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How Animals Move

How Animals Move

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How Animals Move

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  1. How Animals Move Chapter 32

  2. Skeleton • A medium or structural element against which contractile cells can act • Three types • Hydrostatic • Exoskeleton • Endoskeleton exoskeleton

  3. Endoskeleton • All vertebrates have endoskeletons • Fins or limbs attach to skeleton at pectoral and pelvic girdles

  4. s clavicle scapula sternum humerus rib radius vertebral column ulna pelvic girdle femur patella tibia fibula Human Skeleton

  5. Functions of Bone • Interact with muscle to enable movement • Support and anchor muscles • Enclose and protect internal organs • Store calcium and phosphorus • Produce blood cells

  6. Long Bone Structure • Compact bone • Spongy bone • Central cavity contains yellow marrow

  7. Compact Bone Structure • Mature compact bone consists of many cylindrical Haversian systems

  8. Bone Marrow • Yellow marrow • Fills the cavities of adult long bones • Is largely fat • Red marrow • Occurs in spongy bone of some bones • Produces blood cells

  9. Long Bone Formation

  10. Bone Remodeling • In adults, bone building and bone breakdown continue constantly • Osteoblasts deposit bone • Osteoclasts secrete enzymes that degrade it • Remodeling adjusts bone strength and helps maintain blood calcium levels

  11. Bone Density • Exercise can increase bone density • Osteoporosis is a decrease in bone density • May occur when the action of osteoclasts outpaces that of osteoblasts • May also occur as a result of inability to absorb calcium

  12. Joints • Areas of contact or near contact between bones • Fibrous joints • Short connecting fibers join bones • Synovial joints • Move freely; ligaments connect bones • Cartilaginous joints • Straps of cartilage allow slight movement

  13. Skeletal Muscle • Bundles of striped muscle cells • Attaches to bone • Often work in opposition biceps triceps

  14. Tendons Attach Muscle to Bone muscle tendon bursae synovial cavity


  16. Skeletal Muscle Structure • A muscle is made up of muscle cells • A muscle fiber is a single muscle cell • Each fiber contains many myofibrils myofibril

  17. Sarcomere A myofibril is made up of thick and thin filaments arranged in sarcomeres sarcomere sarcomere sarcomere sarcomere Z band Z band Z band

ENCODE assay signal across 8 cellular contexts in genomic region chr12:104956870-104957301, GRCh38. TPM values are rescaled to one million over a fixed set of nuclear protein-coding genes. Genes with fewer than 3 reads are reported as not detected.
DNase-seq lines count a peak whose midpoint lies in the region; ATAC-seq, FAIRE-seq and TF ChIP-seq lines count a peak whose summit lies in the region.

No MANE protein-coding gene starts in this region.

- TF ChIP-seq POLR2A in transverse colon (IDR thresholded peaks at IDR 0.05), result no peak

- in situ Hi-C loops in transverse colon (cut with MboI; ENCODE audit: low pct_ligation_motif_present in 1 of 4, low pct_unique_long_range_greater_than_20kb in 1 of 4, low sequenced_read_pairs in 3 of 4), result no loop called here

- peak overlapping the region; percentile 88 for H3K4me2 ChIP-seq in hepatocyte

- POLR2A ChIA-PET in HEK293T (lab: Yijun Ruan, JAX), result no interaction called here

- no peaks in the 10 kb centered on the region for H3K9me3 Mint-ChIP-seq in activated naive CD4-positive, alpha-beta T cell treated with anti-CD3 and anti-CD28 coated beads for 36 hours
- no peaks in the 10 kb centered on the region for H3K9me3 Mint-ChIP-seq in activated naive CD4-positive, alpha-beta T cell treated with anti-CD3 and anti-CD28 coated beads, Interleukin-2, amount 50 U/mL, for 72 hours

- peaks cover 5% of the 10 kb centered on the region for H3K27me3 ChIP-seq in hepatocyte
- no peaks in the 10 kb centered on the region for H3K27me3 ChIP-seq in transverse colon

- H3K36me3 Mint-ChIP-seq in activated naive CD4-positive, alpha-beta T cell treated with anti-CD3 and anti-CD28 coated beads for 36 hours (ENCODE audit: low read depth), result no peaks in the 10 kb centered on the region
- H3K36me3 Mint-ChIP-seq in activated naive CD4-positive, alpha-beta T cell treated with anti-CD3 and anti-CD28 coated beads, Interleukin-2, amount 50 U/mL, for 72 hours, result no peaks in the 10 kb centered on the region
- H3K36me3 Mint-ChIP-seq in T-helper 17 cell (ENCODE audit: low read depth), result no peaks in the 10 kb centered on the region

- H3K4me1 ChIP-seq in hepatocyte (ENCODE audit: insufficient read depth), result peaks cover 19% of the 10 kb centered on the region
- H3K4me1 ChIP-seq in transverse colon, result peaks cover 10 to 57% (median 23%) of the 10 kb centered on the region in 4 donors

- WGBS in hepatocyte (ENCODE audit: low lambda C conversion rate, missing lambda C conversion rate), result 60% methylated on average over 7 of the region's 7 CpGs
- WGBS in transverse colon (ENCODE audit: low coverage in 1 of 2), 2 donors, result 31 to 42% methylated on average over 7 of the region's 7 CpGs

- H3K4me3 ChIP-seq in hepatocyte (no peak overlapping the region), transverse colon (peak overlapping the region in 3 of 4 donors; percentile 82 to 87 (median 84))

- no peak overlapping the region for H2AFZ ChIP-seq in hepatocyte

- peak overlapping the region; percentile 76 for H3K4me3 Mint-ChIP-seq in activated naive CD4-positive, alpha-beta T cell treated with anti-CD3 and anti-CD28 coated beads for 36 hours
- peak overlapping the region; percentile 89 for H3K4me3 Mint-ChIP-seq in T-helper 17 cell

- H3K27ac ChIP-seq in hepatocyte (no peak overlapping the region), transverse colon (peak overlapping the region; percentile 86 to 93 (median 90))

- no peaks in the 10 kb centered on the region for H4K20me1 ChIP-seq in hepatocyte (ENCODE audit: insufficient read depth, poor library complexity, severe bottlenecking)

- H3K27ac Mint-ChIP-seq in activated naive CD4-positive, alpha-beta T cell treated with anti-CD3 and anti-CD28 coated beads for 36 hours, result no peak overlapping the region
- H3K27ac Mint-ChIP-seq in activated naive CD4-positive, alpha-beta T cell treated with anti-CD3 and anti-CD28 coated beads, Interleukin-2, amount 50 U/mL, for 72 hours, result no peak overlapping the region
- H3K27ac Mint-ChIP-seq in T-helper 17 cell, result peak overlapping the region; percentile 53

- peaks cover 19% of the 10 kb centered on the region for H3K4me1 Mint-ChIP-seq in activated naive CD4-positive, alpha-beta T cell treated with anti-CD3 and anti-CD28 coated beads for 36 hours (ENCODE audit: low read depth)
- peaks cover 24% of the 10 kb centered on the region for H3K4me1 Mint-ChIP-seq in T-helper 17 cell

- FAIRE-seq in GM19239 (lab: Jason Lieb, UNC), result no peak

18. Muscle Microfilaments Thin filaments • Like two strands of pearls twisted together • Pearls are actin • Other proteins in grooves in filament Thick filaments • Composed of myosin • Each myosin molecule has tail and a double head

  19. Sliding-Filament Model Sarcomere shortens because the actin filaments are pulled inward, toward the sarcomere center

  20. Sliding-Filament Model • Myosin heads attach to actin filaments • Myosin heads tilt toward the sarcomere center, pulling actin with them

  21. Role of Calcium in Contraction • T tubules in the sarcoplasmic reticulum relay signal • Calcium ions are released

  22. Nervous System Controls Contraction • Signals from nervous system travel along spinal cord, down a motor neuron • Endings of motor neuron synapse on a muscle cell at a neuromuscular junction

  23. Contraction Requires Energy • Muscle cells require huge amounts of ATP energy to power contraction • The cells have only a very small store of ATP • Three pathways supply ATP to power muscle contraction

  24. ATP for Contraction

  25. Motor Unit • One neuron and all the muscle cells that form junctions with its endings • When a motor neuron is stimulated, all the muscle cells it supplies are activated to contract simultaneously • Each muscle consists of many motor units

  26. Twitches and Tetanus

  27. Muscle Tension • Mechanical force a contracting muscle exerts on an object • For a muscle to shorten, muscle tension must exceed the load that opposes it • The load may be the weight of an object or gravity’s pull on the muscle

  28. Two Main Types of Contraction • Isotonic contraction • Muscle visibly shortens; moves a load • Tension remains constant as the muscle changes length • Isometric contraction • Muscle does not change length • Tension is insufficient to move load

  29. Muscle Fatigue • An inability to maintain muscle tension • Occurs after a period of tetanic contraction • Different types of muscle show different fatigue patterns

  30. Muscular Dystrophies • A class of genetic disorders where muscles progressively weaken and degenerate • Duchenne muscular dystrophy is the most common among children • Myotonic muscular dystrophy is the most common among adults

  31. Aging Muscles • Over time, the number and size of muscle fibers decreases

  32. Clostridium • Clostridium botulinum – causes botulism, stopping the release of acetylcholine, a neurotransmitter that enables muscle contraction • Clostridium tetani – causes tetanus, blocking the neurotransmitters GABA and glycine, which leads to uninhibited muscle contraction